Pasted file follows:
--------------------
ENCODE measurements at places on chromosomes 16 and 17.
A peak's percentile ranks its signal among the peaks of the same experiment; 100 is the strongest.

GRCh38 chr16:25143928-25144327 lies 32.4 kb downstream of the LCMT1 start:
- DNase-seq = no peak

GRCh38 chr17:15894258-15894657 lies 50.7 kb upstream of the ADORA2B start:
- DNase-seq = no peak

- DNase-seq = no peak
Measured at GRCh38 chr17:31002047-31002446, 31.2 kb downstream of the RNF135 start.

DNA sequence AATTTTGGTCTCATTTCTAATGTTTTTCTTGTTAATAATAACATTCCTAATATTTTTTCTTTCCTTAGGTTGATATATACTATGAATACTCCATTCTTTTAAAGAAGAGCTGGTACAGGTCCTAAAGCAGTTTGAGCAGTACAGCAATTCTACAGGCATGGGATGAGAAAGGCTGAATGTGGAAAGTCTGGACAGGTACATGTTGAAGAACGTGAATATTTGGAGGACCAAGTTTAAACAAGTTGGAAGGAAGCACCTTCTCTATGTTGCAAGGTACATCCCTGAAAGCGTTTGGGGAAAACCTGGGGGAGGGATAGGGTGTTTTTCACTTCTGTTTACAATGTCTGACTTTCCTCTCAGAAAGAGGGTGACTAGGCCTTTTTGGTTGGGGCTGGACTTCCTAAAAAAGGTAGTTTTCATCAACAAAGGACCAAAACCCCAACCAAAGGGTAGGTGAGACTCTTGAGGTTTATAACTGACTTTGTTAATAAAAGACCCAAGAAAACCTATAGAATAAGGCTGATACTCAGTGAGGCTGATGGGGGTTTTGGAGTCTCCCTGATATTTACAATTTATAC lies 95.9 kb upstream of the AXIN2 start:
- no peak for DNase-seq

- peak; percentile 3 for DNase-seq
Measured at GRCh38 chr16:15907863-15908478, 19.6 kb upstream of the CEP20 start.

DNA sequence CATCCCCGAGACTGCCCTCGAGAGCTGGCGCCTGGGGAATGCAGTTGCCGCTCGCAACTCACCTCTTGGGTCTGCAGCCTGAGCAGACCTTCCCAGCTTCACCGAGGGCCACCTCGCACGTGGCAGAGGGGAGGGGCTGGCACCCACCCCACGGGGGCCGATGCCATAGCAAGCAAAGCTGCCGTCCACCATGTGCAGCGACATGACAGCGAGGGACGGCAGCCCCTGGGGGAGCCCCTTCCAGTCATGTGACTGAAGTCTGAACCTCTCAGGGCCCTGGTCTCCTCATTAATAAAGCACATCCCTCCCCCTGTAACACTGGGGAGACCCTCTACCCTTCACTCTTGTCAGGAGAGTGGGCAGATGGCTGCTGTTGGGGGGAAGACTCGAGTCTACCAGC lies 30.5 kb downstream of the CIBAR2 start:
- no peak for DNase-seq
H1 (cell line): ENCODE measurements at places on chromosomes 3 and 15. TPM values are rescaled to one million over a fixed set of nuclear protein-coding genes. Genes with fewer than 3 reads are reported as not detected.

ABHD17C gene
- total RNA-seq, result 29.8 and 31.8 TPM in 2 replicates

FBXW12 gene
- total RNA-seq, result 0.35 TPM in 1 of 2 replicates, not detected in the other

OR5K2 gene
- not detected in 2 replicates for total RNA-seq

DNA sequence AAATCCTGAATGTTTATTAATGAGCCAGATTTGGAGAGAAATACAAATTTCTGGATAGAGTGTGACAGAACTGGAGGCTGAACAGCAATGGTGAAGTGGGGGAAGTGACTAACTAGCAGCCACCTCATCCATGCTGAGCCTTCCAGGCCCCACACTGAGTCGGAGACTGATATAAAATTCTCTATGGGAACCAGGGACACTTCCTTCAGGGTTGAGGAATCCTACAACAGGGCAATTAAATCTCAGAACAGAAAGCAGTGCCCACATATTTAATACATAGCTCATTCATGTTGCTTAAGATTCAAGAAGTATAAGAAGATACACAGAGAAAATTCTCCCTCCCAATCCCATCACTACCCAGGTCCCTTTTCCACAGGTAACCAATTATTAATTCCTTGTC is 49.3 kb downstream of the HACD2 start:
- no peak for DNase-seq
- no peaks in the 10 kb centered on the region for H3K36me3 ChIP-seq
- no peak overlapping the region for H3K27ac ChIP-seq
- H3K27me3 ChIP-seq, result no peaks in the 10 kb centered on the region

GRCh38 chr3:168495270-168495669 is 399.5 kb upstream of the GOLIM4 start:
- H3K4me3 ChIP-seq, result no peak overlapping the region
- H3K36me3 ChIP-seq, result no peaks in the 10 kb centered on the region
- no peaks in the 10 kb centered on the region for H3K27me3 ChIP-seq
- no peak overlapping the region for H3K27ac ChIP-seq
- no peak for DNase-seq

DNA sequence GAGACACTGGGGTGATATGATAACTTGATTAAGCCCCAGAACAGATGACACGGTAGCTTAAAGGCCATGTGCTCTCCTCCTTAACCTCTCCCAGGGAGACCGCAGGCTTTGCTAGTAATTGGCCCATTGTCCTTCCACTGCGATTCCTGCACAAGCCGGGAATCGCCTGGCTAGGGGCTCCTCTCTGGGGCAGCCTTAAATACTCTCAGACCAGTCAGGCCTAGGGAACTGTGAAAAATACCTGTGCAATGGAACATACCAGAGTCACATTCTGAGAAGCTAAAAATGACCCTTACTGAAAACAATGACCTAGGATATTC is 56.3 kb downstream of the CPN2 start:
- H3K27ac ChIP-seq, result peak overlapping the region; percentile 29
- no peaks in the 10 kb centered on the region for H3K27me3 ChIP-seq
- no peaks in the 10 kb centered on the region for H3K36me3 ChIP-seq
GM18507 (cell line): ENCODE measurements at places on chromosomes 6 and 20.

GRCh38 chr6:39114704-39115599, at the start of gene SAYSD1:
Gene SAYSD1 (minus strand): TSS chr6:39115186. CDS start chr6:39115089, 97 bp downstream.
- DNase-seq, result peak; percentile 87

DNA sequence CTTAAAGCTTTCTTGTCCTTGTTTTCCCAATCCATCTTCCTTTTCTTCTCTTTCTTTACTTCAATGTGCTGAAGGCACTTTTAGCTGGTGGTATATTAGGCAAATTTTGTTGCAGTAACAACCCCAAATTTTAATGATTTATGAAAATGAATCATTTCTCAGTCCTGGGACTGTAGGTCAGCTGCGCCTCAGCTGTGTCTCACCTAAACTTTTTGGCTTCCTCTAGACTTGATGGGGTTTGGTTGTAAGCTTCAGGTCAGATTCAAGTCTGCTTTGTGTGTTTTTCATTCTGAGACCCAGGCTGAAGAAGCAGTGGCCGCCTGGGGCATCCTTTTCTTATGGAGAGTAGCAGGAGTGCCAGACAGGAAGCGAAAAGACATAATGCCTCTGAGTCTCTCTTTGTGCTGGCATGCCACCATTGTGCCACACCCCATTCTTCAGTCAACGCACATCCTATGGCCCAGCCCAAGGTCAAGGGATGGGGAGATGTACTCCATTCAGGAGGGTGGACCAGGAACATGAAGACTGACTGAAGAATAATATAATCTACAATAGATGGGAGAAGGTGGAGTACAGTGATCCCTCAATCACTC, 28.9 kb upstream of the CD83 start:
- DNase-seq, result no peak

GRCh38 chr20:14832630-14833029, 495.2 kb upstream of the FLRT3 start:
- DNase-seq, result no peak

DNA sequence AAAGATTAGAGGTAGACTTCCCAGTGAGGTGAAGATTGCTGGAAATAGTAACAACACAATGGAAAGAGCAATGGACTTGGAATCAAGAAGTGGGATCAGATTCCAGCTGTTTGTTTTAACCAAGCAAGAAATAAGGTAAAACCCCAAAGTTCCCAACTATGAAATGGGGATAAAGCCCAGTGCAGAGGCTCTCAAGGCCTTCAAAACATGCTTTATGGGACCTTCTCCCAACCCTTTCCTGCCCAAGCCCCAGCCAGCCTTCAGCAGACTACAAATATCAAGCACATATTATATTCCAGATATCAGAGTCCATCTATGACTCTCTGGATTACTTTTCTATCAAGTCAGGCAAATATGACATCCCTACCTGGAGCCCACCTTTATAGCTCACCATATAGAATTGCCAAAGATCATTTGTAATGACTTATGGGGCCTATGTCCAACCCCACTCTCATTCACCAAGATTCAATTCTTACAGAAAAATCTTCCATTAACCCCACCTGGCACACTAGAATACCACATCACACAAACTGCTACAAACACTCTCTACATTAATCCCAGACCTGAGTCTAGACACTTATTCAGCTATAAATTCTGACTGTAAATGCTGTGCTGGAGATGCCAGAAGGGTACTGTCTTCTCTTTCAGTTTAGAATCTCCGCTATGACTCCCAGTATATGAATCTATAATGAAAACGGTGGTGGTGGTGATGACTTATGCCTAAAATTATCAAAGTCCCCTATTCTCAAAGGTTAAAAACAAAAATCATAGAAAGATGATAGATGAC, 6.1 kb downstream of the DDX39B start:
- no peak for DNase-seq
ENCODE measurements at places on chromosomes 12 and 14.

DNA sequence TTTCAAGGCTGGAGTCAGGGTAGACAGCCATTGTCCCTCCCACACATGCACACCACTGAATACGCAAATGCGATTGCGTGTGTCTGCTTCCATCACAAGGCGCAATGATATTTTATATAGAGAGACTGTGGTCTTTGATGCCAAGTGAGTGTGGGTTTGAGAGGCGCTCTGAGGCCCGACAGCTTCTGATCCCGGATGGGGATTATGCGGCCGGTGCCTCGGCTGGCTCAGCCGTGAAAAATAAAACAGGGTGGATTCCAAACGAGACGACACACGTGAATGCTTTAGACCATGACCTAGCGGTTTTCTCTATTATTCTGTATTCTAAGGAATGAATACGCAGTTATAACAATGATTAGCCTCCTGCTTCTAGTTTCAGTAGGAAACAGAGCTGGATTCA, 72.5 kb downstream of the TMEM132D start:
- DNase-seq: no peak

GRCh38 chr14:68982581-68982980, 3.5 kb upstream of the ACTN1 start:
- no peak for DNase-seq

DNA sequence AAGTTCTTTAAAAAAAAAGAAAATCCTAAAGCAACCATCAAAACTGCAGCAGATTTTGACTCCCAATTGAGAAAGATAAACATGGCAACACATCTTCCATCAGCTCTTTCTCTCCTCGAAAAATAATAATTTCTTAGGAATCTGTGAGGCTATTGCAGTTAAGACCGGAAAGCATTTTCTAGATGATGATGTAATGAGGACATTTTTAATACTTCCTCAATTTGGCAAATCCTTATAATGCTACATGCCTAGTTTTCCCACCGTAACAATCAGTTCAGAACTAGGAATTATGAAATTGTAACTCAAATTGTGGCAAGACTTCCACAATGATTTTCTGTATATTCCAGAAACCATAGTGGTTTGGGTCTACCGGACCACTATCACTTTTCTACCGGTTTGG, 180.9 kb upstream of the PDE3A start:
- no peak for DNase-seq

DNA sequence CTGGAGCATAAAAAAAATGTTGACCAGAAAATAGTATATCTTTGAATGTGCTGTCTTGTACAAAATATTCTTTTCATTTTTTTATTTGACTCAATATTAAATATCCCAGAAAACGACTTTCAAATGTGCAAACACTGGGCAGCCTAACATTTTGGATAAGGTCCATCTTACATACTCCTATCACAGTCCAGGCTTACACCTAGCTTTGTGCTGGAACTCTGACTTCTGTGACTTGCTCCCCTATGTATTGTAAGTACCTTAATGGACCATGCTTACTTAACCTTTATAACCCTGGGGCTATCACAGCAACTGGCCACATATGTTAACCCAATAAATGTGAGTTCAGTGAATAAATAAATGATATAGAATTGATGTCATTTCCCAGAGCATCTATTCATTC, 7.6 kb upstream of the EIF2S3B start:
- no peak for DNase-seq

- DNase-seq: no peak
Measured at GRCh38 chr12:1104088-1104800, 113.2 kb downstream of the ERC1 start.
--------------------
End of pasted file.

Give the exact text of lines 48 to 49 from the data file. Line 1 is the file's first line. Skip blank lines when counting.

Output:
DNA sequence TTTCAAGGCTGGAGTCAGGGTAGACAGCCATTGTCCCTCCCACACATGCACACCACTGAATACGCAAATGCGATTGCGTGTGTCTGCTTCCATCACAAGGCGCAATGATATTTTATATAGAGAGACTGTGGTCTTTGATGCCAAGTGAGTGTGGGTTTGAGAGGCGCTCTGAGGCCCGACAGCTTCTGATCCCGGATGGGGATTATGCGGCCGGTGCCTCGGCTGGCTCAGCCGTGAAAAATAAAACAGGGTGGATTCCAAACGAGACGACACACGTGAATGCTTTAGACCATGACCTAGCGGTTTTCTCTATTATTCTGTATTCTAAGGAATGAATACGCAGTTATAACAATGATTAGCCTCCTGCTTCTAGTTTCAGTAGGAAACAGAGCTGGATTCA, 72.5 kb downstream of the TMEM132D start:
- DNase-seq: no peak